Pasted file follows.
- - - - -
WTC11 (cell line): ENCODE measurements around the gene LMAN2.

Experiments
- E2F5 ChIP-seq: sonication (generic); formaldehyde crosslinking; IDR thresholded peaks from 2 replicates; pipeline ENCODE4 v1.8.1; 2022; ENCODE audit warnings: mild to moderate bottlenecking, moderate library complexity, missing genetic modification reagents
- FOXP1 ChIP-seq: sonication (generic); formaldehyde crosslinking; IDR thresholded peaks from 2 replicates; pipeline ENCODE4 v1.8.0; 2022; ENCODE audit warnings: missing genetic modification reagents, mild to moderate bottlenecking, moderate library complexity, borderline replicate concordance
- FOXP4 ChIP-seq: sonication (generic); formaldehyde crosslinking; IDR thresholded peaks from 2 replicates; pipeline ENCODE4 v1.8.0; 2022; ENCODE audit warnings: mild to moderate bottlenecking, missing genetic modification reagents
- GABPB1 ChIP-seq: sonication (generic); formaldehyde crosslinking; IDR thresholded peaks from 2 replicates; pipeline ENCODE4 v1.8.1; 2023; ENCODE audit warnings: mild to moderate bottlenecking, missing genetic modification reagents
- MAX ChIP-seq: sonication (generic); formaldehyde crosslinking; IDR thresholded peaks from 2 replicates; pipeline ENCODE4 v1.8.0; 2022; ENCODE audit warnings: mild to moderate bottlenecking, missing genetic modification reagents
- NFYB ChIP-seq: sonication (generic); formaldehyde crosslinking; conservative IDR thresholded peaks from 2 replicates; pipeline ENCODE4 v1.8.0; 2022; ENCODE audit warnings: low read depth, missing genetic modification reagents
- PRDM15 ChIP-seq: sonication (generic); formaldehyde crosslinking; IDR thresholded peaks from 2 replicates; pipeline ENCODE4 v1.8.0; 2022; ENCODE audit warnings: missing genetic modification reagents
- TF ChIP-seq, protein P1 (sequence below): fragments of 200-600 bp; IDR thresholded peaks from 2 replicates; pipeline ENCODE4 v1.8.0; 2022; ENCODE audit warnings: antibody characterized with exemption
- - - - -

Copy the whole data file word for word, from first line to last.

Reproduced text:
WTC11 (cell line): ENCODE measurements around the gene LMAN2.

Experiments
- E2F5 ChIP-seq: sonication (generic); formaldehyde crosslinking; IDR thresholded peaks from 2 replicates; pipeline ENCODE4 v1.8.1; 2022; ENCODE audit warnings: mild to moderate bottlenecking, moderate library complexity, missing genetic modification reagents
- FOXP1 ChIP-seq: sonication (generic); formaldehyde crosslinking; IDR thresholded peaks from 2 replicates; pipeline ENCODE4 v1.8.0; 2022; ENCODE audit warnings: missing genetic modification reagents, mild to moderate bottlenecking, moderate library complexity, borderline replicate concordance
- FOXP4 ChIP-seq: sonication (generic); formaldehyde crosslinking; IDR thresholded peaks from 2 replicates; pipeline ENCODE4 v1.8.0; 2022; ENCODE audit warnings: mild to moderate bottlenecking, missing genetic modification reagents
- GABPB1 ChIP-seq: sonication (generic); formaldehyde crosslinking; IDR thresholded peaks from 2 replicates; pipeline ENCODE4 v1.8.1; 2023; ENCODE audit warnings: mild to moderate bottlenecking, missing genetic modification reagents
- MAX ChIP-seq: sonication (generic); formaldehyde crosslinking; IDR thresholded peaks from 2 replicates; pipeline ENCODE4 v1.8.0; 2022; ENCODE audit warnings: mild to moderate bottlenecking, missing genetic modification reagents
- NFYB ChIP-seq: sonication (generic); formaldehyde crosslinking; conservative IDR thresholded peaks from 2 replicates; pipeline ENCODE4 v1.8.0; 2022; ENCODE audit warnings: low read depth, missing genetic modification reagents
- PRDM15 ChIP-seq: sonication (generic); formaldehyde crosslinking; IDR thresholded peaks from 2 replicates; pipeline ENCODE4 v1.8.0; 2022; ENCODE audit warnings: missing genetic modification reagents
- TF ChIP-seq, protein P1 (sequence below): fragments of 200-600 bp; IDR thresholded peaks from 2 replicates; pipeline ENCODE4 v1.8.0; 2022; ENCODE audit warnings: antibody characterized with exemption